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Explains postnatal depression and other perinatal mental health issues, including possible causes, sources of treatment and support, and advice for friends and family.
Obsessive-compulsive disorder (OCD) is a type of anxiety disorder. The term is often misused in daily conversation – for example, you might hear people talk about being 'a bit OCD' if they like things to be neat and tidy. But the reality of this disorder is a lot more complex and serious.
Perinatal OCD is when you experience OCD during pregnancy or in the year after giving birth.
This page covers:
OCD has two main parts:
The aim of a compulsion is to relieve the intense anxiety caused by obsessive thoughts. However, the process of repeating these compulsions is often distressing in itself, and any relief you feel is often short-lived.
"I thought I was a horrible failure… I'd panic that they thought I would hurt him and then take him away. After this I became so obsessed that they would, I would watch him constantly and not sleep to make sure nothing happened to him."
If you experience perinatal OCD, you're likely to have obsessions and compulsions that relate to your feelings about being a parent and your baby. Here are some common obssessions and compulsions:
These thoughts can be very upsetting and frightening, but it's important to remember that having an intrusive thought doesn't mean that you'll act on it. It can be very hard to open up and talk to someone about these type of thoughts, but you can get treatment and support.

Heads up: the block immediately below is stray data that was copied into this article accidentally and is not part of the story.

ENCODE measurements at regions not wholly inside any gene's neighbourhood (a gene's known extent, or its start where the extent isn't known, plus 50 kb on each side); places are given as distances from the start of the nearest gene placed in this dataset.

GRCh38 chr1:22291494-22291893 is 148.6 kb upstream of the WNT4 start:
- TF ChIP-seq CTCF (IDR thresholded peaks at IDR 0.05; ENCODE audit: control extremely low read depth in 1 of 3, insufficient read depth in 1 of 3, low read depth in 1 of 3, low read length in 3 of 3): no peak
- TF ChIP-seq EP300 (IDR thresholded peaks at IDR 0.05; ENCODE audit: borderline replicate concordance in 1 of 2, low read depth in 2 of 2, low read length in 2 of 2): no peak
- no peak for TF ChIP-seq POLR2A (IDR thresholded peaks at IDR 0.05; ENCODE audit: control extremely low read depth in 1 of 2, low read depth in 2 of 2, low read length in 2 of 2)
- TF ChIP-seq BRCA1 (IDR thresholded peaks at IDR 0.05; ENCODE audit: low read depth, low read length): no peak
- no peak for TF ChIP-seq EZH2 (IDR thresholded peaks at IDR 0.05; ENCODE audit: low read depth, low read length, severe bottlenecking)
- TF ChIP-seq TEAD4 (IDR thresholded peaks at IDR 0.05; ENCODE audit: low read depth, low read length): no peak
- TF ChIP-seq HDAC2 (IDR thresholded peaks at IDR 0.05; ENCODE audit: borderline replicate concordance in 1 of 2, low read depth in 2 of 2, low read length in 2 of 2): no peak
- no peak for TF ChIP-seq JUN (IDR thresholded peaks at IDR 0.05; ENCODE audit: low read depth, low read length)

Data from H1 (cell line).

"I spent the first few months of my daughter's life consumed with anxiety that I would somehow contaminate her. My hands were raw from constant washing. I got the help I needed and am finally enjoying being a mummy."
The main treatment for OCD is cognitive behavioural therapy (CBT), particularly a specific form of CBT called exposure and response prevention (ERP). This is a talking treatment that helps you understand how your OCD works and what you need to do to overcome it. Your therapist will help you confront your obsessions and learn how to resist the urge to carry out compulsions.
You may also be offered medication to treat your anxiety. Some people find that taking medication alongside a talking treatment can help them get the most out of their therapy. If there are long waiting times in your area for talking treatments, your doctor might suggest that you try medication while you wait.
"During my second pregnancy, I had an experience seeing blood on a public toilet seat which led onto a severe obsession with the irrational thought that I had contracted HIV. This irrational thought took over my life. It turned into what felt like a huge monster."
Here are some ideas to help you look after yourself and manage your OCD:
For more ideas, see our page on how you can look after your mental health in general when becoming a parent.
This information was published in July 2016. We will revise it in 2019.
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